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Strongyloidiasis--the most neglected of the neglected tropical diseases?
Trans R Soc Trop Med Hyg. 2009 Oct; 103(10):967-72.TR

Abstract

Soil-transmitted helminths of the genus Strongyloides (S. fuelleborni and the more prevalent S. stercoralis) are currently believed to infect an estimated 30-100 million people worldwide. The health consequences of S. stercoralis infections range from asymptomatic light infections to chronic symptomatic strongyloidiasis. Uncontrolled multiplication of the parasite (hyperinfection) and potentially life-threatening dissemination of larvae to all internal organs is found among individuals with compromised immune system functions. This paper provides an overview of the current state of the art in relation to diagnostic methods for detecting the infection, the morbidity caused by the infection and the recommended treatment. It further discusses some of the reasons why this infection is so neglected and the consequence of this for the estimated global prevalence. The paper finally points to the gaps in our knowledge and future research needs related to this infection. As Strongyloides infections have the potential to develop into severe disease in certain population subgroups, untreated infections could cause serious problems in the community. Therefore, we need to carefully investigate this parasite in order to develop and implement effective control programmes.

Authors+Show Affiliations

DBL-Centre for Health Research and Development, University of Copenhagen, Copenhagen, Denmark. aol@life.ku.dkNo affiliation info availableNo affiliation info availableNo affiliation info availableNo affiliation info availableNo affiliation info availableNo affiliation info availableNo affiliation info availableNo affiliation info availableNo affiliation info available

Pub Type(s)

Journal Article
Review

Language

eng

PubMed ID

19328508

Citation

Olsen, Annette, et al. "Strongyloidiasis--the Most Neglected of the Neglected Tropical Diseases?" Transactions of the Royal Society of Tropical Medicine and Hygiene, vol. 103, no. 10, 2009, pp. 967-72.
Olsen A, van Lieshout L, Marti H, et al. Strongyloidiasis--the most neglected of the neglected tropical diseases? Trans R Soc Trop Med Hyg. 2009;103(10):967-72.
Olsen, A., van Lieshout, L., Marti, H., Polderman, T., Polman, K., Steinmann, P., Stothard, R., Thybo, S., Verweij, J. J., & Magnussen, P. (2009). Strongyloidiasis--the most neglected of the neglected tropical diseases? Transactions of the Royal Society of Tropical Medicine and Hygiene, 103(10), 967-72. https://doi.org/10.1016/j.trstmh.2009.02.013
Olsen A, et al. Strongyloidiasis--the Most Neglected of the Neglected Tropical Diseases. Trans R Soc Trop Med Hyg. 2009;103(10):967-72. PubMed PMID: 19328508.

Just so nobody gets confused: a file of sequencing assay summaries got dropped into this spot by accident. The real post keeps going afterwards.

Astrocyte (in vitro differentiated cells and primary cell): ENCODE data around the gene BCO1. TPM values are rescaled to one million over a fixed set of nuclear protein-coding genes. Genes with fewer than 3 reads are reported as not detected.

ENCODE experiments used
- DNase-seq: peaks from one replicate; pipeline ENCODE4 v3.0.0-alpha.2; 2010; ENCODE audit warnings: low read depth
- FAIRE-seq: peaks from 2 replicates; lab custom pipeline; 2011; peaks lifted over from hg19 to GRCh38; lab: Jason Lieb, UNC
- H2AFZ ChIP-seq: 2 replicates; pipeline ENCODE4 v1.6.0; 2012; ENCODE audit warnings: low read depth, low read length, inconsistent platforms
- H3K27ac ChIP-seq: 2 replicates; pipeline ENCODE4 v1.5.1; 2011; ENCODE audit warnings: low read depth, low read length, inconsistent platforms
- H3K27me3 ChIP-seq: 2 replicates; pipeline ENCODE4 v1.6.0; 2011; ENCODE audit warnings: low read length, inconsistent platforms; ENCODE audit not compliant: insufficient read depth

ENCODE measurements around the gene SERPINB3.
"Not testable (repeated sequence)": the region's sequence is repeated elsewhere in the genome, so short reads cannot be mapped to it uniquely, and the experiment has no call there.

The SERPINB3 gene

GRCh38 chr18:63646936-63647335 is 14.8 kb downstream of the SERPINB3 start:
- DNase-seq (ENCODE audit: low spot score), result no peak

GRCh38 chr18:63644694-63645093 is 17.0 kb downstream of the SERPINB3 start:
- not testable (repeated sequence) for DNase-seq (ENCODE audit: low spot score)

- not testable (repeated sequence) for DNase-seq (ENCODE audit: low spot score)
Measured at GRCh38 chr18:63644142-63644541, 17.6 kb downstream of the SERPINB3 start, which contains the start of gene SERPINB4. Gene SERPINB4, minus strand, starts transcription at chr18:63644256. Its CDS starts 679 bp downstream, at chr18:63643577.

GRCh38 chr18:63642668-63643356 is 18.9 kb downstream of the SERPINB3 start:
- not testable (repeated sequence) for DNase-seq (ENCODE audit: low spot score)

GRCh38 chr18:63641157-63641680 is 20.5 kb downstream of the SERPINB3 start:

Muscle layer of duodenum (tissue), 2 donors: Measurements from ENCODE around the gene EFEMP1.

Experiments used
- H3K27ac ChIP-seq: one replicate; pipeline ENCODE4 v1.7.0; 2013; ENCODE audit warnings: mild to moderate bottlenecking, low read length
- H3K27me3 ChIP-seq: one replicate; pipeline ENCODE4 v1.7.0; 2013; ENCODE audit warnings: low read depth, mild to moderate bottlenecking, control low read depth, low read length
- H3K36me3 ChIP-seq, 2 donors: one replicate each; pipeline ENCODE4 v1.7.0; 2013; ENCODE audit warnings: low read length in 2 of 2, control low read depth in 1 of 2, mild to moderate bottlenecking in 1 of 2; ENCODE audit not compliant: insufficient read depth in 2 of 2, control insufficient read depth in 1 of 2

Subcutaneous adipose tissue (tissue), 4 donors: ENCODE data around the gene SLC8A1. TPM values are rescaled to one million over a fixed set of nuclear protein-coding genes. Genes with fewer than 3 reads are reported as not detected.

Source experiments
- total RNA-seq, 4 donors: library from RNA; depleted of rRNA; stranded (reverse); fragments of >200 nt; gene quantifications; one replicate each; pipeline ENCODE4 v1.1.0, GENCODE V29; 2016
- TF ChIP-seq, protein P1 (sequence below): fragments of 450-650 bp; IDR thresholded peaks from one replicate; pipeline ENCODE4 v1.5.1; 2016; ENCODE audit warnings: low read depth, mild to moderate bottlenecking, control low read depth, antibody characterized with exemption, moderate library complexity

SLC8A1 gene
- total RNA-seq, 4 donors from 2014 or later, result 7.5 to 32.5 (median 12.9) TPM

* Article titles in AMA citation format should be in sentence-case
TY - JOUR T1 - Strongyloidiasis--the most neglected of the neglected tropical diseases? AU - Olsen,Annette, AU - van Lieshout,Lisette, AU - Marti,Hanspeter, AU - Polderman,Ton, AU - Polman,Katja, AU - Steinmann,Peter, AU - Stothard,Russell, AU - Thybo,Søren, AU - Verweij,Jaco J, AU - Magnussen,Pascal, Y1 - 2009/03/27/ PY - 2008/12/29/received PY - 2009/02/17/revised PY - 2009/02/17/accepted PY - 2009/3/31/entrez PY - 2009/3/31/pubmed PY - 2010/11/3/medline SP - 967 EP - 72 JF - Transactions of the Royal Society of Tropical Medicine and Hygiene JO - Trans. R. Soc. Trop. Med. Hyg. VL - 103 IS - 10 N2 - Soil-transmitted helminths of the genus Strongyloides (S. fuelleborni and the more prevalent S. stercoralis) are currently believed to infect an estimated 30-100 million people worldwide. The health consequences of S. stercoralis infections range from asymptomatic light infections to chronic symptomatic strongyloidiasis. Uncontrolled multiplication of the parasite (hyperinfection) and potentially life-threatening dissemination of larvae to all internal organs is found among individuals with compromised immune system functions. This paper provides an overview of the current state of the art in relation to diagnostic methods for detecting the infection, the morbidity caused by the infection and the recommended treatment. It further discusses some of the reasons why this infection is so neglected and the consequence of this for the estimated global prevalence. The paper finally points to the gaps in our knowledge and future research needs related to this infection. As Strongyloides infections have the potential to develop into severe disease in certain population subgroups, untreated infections could cause serious problems in the community. Therefore, we need to carefully investigate this parasite in order to develop and implement effective control programmes. SN - 1878-3503 UR - https://www.unboundmedicine.com/medline/citation/19328508/full_citation L2 - https://linkinghub.elsevier.com/retrieve/pii/S0035-9203(09)00053-4 DB - PRIME DP - Unbound Medicine ER -